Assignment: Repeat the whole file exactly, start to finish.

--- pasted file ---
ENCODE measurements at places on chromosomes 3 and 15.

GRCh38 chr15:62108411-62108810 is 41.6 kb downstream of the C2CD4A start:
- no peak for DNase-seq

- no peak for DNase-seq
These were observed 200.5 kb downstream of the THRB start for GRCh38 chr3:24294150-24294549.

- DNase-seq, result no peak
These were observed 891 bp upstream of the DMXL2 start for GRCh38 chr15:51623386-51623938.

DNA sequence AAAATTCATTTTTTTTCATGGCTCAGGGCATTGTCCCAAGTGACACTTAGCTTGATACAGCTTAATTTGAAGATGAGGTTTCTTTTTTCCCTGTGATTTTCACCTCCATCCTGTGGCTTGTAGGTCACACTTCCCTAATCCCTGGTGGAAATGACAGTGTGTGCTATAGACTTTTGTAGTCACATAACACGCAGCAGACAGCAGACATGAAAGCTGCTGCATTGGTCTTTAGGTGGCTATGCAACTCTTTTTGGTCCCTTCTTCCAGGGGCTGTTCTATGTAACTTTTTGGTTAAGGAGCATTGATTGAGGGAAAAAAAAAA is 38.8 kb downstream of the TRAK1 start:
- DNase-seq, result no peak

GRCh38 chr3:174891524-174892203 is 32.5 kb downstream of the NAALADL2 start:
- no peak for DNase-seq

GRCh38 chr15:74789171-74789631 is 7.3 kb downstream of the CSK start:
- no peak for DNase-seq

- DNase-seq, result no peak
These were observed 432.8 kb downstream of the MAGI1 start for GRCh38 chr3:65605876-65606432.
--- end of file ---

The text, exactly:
ENCODE measurements at places on chromosomes 3 and 15.

GRCh38 chr15:62108411-62108810 is 41.6 kb downstream of the C2CD4A start:
- no peak for DNase-seq

- no peak for DNase-seq
These were observed 200.5 kb downstream of the THRB start for GRCh38 chr3:24294150-24294549.

- DNase-seq, result no peak
These were observed 891 bp upstream of the DMXL2 start for GRCh38 chr15:51623386-51623938.

DNA sequence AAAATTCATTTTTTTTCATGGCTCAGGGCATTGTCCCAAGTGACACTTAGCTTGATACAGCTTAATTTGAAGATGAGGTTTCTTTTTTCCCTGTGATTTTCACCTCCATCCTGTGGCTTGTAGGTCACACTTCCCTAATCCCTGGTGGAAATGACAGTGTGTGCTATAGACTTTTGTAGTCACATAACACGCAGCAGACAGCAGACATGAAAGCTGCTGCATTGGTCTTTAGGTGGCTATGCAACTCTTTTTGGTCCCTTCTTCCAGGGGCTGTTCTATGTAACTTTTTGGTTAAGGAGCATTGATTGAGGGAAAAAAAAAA is 38.8 kb downstream of the TRAK1 start:
- DNase-seq, result no peak

GRCh38 chr3:174891524-174892203 is 32.5 kb downstream of the NAALADL2 start:
- no peak for DNase-seq

GRCh38 chr15:74789171-74789631 is 7.3 kb downstream of the CSK start:
- no peak for DNase-seq

- DNase-seq, result no peak
These were observed 432.8 kb downstream of the MAGI1 start for GRCh38 chr3:65605876-65606432.